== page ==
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  • “Land Too Good for Indians”: Northern Indian Removal by John P. Bowes
  • Dan Griesmer
“Land Too Good for Indians”: Northern Indian Removal. By John P. Bowes. (Norman: Univ. of Oklahoma Press, 2016. 306pp. Cloth $29.95, ISBN 978-0-8061-5212-7.)

John P. Bowes has written a well-researched book that specifically looks at the removal of Native Americans from states north of the Ohio River in the nineteenth century. The author asserts that northern Indian removal has been largely ignored by scholars for seventy years. One notable exception to that was Grant Foreman, who in the 1930s and 1940s made comparisons between the removal of northern and southern Indians. In his historical accounts, Foreman stated that Natives in the northern states were “weaker and more primitive” (5) than the southern tribes, and as a result they “yielded with comparatively small resistance to the power and chicane of the white man” (5). When writing about these events, Foreman claimed that northern removal was a “more complicated undertaking” (5). This occurred “because, unlike the southern tribes, the northern Indians failed to preserve their tribal integrity and did not share a common experience of relations with Euro-Americans” (5–6).

Bowes believes that Foreman’s assessments were incomplete and did not incorporate all the aspects that made northern removal unique. The author attempts to describe this process of removal in a much more nuanced way. The writer asserts that the removal of Indians north of the Ohio River was a complex process and cannot be summarized by a specific event such as the passage of the Indian Removal Act of 1830 and the Black Hawk War of 1832. The Indian Removal Act was “a continuation of, rather than a transition from, the civilization policy begun in the late eighteenth century that attacked indigenous religions, subsistence patterns, and land-holding practices” (4). The Black Hawk War revolved around the Sauk warrior Black Hawk, who along with his supporters “refused to leave rich, well-watered farmland in western Illinois in 1832” (5). Bowes asserts that many scholars have attempted to use this conflict “as the only succinct way to incorporate northern Indians into the narrative framed by the Indian Removal Act” (10). [End Page 96]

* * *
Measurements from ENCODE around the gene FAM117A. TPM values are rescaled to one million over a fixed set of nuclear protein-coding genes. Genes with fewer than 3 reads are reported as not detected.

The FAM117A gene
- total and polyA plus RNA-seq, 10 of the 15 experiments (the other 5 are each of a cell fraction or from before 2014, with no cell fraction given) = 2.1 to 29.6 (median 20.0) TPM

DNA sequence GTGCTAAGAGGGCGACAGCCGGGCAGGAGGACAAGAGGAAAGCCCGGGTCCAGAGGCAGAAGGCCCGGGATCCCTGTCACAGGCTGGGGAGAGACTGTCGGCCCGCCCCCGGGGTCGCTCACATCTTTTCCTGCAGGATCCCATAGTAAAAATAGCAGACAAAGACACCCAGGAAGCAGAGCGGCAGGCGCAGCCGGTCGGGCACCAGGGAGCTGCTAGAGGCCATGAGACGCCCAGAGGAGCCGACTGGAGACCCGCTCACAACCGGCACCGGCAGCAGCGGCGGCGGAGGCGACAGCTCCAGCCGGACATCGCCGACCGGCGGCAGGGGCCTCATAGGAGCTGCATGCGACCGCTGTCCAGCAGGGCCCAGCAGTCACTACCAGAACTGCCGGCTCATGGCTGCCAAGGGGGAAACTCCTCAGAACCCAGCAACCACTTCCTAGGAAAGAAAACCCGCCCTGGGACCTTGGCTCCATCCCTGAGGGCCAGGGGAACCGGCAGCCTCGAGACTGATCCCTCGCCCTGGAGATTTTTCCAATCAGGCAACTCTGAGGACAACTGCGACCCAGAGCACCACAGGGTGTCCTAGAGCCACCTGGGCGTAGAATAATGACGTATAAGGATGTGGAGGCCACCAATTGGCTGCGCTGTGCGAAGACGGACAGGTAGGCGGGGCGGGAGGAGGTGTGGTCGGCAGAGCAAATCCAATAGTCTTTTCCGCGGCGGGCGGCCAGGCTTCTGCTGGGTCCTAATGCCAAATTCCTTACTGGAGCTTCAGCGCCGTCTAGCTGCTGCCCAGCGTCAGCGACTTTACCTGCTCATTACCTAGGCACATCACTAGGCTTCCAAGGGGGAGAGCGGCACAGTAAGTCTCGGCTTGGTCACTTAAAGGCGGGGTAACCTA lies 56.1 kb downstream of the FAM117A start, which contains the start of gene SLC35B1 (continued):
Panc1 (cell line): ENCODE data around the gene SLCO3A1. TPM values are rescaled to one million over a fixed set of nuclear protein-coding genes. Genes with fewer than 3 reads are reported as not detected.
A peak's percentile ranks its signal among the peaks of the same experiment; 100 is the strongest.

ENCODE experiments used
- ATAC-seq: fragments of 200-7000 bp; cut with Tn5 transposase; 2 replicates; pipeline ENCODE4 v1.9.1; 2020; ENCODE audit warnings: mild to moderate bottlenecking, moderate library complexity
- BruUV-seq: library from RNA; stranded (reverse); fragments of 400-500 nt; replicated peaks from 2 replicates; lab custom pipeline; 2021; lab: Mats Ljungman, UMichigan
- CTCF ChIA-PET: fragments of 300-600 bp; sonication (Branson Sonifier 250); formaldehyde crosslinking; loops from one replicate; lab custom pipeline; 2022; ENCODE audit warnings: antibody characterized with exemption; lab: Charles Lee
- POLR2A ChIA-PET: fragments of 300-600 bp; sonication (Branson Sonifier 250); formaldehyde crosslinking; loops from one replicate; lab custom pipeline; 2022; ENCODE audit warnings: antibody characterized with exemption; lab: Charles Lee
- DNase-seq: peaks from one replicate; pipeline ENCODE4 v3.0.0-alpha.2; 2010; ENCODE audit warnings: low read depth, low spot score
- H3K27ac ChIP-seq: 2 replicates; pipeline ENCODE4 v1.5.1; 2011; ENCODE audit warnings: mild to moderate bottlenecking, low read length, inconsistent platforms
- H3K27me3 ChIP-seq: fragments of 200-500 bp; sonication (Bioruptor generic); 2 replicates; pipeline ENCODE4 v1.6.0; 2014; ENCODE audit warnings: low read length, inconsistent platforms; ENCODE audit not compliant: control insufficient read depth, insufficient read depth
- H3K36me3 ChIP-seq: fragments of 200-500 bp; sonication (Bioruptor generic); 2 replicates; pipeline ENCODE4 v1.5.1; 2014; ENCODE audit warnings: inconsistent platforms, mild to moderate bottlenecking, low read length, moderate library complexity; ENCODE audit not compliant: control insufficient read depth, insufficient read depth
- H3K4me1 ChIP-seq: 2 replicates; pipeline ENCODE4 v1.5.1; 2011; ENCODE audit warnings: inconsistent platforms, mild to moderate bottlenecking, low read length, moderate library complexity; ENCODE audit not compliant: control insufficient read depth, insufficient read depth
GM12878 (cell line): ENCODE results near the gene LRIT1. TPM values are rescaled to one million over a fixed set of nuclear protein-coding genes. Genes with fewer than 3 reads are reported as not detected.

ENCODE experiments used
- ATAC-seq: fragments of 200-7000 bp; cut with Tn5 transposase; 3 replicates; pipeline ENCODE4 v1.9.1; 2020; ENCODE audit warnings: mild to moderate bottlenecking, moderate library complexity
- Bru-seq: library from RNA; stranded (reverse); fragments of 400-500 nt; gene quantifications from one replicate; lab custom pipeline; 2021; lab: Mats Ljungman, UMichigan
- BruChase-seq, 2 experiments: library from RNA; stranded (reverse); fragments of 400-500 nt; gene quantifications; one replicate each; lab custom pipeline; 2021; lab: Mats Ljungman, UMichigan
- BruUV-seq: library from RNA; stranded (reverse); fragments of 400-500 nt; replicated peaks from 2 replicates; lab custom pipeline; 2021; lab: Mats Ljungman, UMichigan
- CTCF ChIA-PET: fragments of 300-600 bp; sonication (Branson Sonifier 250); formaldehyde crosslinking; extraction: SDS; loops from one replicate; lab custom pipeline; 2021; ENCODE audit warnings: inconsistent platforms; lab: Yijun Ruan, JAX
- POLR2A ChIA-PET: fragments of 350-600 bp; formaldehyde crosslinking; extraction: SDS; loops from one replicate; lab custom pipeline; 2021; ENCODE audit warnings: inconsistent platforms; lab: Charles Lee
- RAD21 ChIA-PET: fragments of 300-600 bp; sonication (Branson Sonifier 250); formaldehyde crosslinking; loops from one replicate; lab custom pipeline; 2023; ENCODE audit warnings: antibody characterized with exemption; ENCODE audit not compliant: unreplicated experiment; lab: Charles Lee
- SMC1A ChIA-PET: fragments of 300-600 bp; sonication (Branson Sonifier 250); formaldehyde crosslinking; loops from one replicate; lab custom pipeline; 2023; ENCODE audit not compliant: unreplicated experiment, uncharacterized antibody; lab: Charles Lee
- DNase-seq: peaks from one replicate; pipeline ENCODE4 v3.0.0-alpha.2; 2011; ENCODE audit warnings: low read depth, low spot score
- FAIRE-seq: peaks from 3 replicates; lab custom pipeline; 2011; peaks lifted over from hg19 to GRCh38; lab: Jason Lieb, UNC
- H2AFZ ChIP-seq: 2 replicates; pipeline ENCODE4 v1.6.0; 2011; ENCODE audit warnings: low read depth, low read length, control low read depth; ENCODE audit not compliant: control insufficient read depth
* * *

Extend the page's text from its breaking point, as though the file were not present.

To call attention to his thesis, the author examines four specific case studies that demonstrate how different groups responded to the pressures of exclusion from their homelands. He analyzes how the Delaware Nation attempted to maintain their tribal integrity in the years before the passage of the Indian Removal Act in 1830, which symbolized removal policy. The author finds that despite years of dispossession on the part of American colonizers, these peoples attempted to form a cohesive community even in the face of continued expansion by the United States. Bowes also analyzes the similar difficulties faced by the Delaware, Seneca, and Wyandot Indians who resided in the Sandusky River region of Ohio as these groups faced the loss of their lands to the United States. In addition, Bowes studies the Treaty of Chicago, passed in 1833, which affected the removal of the members of the Potawatomie Nation who resided in Illinois and Indiana. Perhaps the most interesting vignette deals with the Odawa and Ojibwe nations who lived in Michigan. In this case study, Bowes examines the factors that allowed some of these peoples to avoid being displaced while remaining on their homelands in that region.

The author skillfully blended his use of primary and secondary sources when he wrote this book. Some of the primary sources that were used included the American State Papers and The Territorial Papers of the United States. These primary documents contain a vast amount of information about the treatment of Native Americans during the eighteenth and nineteenth centuries. These sources allow a scholar to examine how these people were slowly dispossessed of their lands during this entire time period and how some groups fought to maintain their homesteads. There is also an extensive use of secondary sources from the last eighty years that allow the author to examine how many of the Natives were gradually removed from their lands and forced to relocate westward.

Bowes’s book allows scholars to reexamine...


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pp. 96-98
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